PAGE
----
The subject could become a doctoral thesis. The Age of Reason was not just about science, but an attempt to remove art from science. There was also some Medievil psuedo-science bordering on Black Magic. (I must be thinking of William Blake and the architect Hawksmoor, Wren’s eccentric student! He imagined that the Ancients filled the skies with human-shaped constellations for a good reason.) These stories are writ large in mythic form so we can apply the facts later, if we fancy. Perhaps the whole of the Enlightenment is about “cosmic” wisdom being strained through the eyes of burgeoning science? It’s amazing what you can discover in a tasteful, unassuming shop in SoHo.

Full disclosure: The author admits he knows the methods and preoccupations of Mr. Hales-Tooke. They both studied at Syracuse University during the fermented Eighties and played loudly in a local band.

The Micrographia exhibition closed November 5. Visit the Meg Cohen Design Shop’s Facebook page for up to date information on current and upcoming shows.

Jennifer Lipman-Bartel
Jennifer Lipman-Bartel
Diane Deery Richards
Diane Deery Richards
I enjoy the manipulation of materials and how process itself contributes to the life and form of the image. Dramatic, gestural lines describe the play of light and wind across the water, while softer marks add life to the slow movement of rain laden clouds. Areas of sky, water, and land are knit together with brushstrokes to represent their seamless interaction under the common conditions of weather and time. In my acid etched tin pieces, areas of watery marks are left visible to suggest the underlying layers of the landscape. I  do not strive to recreate the particulars of  places that inspire me, but rather the timelessness of the elements of light, weather, and geometries that inform them. My work is not about how the landscape looks as much as about how the landscape makes me feel. I try to create an image that allows the viewer to engage with it in such a way as to invite similar introspection.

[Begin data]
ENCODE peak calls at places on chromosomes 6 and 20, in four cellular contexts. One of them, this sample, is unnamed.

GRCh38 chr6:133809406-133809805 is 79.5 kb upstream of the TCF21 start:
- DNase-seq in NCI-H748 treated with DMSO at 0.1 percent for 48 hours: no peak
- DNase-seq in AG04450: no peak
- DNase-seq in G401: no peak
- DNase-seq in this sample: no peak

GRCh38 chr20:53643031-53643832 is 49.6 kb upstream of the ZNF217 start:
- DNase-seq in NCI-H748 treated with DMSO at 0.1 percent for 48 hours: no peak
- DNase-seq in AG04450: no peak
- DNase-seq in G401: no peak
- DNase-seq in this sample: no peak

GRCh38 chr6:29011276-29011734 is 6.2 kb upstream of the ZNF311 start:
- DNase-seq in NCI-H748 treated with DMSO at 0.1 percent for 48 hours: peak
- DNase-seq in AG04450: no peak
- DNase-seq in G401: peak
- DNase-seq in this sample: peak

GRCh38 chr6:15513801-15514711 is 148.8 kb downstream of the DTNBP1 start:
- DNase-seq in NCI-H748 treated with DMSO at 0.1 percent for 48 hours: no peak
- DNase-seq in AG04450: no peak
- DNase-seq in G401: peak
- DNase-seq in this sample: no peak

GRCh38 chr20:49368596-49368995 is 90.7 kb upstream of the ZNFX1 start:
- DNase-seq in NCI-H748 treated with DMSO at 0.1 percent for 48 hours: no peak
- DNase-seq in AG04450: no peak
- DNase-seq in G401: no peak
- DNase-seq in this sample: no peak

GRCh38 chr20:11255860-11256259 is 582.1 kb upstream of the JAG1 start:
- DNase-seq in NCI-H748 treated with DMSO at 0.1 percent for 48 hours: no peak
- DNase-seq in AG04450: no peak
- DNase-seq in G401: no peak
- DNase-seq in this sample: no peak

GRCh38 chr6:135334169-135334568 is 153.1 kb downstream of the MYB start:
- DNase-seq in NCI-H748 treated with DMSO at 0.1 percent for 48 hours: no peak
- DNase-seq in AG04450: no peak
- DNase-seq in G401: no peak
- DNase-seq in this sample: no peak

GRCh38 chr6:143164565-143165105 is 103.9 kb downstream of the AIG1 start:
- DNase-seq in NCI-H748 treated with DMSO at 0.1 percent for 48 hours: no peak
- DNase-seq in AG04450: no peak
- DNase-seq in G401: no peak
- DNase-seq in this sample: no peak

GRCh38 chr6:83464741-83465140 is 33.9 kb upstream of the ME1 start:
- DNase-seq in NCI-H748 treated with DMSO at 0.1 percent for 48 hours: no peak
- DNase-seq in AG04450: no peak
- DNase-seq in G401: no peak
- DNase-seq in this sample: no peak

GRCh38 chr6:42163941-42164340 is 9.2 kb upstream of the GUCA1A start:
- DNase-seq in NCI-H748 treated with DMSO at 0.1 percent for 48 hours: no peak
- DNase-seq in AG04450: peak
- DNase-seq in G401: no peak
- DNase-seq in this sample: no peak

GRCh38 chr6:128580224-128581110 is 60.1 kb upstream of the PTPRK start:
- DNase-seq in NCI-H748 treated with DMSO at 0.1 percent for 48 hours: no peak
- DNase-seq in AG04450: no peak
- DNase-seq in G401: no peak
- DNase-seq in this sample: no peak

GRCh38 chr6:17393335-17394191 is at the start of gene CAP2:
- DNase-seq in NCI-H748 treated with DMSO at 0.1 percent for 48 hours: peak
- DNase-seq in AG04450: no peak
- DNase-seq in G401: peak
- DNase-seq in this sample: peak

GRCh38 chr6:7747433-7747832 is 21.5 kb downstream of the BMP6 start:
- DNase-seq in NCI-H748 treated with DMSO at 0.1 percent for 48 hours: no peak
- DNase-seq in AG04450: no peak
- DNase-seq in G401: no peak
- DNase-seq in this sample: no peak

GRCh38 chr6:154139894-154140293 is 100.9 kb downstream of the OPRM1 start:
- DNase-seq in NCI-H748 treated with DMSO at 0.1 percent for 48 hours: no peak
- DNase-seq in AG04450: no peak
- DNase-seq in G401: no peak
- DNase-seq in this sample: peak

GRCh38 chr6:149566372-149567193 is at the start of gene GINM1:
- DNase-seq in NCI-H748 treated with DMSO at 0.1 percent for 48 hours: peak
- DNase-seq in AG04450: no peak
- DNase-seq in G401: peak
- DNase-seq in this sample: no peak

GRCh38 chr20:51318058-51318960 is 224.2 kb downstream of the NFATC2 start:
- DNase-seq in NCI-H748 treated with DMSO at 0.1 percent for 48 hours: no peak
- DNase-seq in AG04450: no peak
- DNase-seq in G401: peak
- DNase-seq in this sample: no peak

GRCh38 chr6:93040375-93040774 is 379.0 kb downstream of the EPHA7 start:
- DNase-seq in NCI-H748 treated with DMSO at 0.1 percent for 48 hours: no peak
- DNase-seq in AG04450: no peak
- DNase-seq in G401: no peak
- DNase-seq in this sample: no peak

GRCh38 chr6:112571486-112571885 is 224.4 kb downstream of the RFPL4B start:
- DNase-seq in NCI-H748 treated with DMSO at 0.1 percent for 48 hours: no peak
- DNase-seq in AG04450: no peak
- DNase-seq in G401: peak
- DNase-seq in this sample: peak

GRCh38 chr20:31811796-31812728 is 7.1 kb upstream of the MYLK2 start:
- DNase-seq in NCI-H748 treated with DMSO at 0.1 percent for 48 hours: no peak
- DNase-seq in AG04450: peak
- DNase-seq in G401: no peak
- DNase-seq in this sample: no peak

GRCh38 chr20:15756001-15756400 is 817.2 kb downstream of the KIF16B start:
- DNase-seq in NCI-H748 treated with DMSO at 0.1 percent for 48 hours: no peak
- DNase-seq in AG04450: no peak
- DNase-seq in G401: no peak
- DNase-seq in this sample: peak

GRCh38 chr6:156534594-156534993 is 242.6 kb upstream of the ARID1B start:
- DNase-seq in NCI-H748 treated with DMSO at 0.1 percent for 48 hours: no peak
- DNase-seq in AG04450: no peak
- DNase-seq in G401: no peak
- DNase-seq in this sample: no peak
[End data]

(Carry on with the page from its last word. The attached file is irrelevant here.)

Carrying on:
Kirby Fredendall
Kirby Fredendall

I enjoy the manipulation of materials and how process itself contributes to the life and form of the image. Dramatic, gestural…

I enjoy the manipulation of materials and how process itself contributes to the life and form of the image. Dramatic, gestural lines describe the play of light and wind across the water, while softer marks…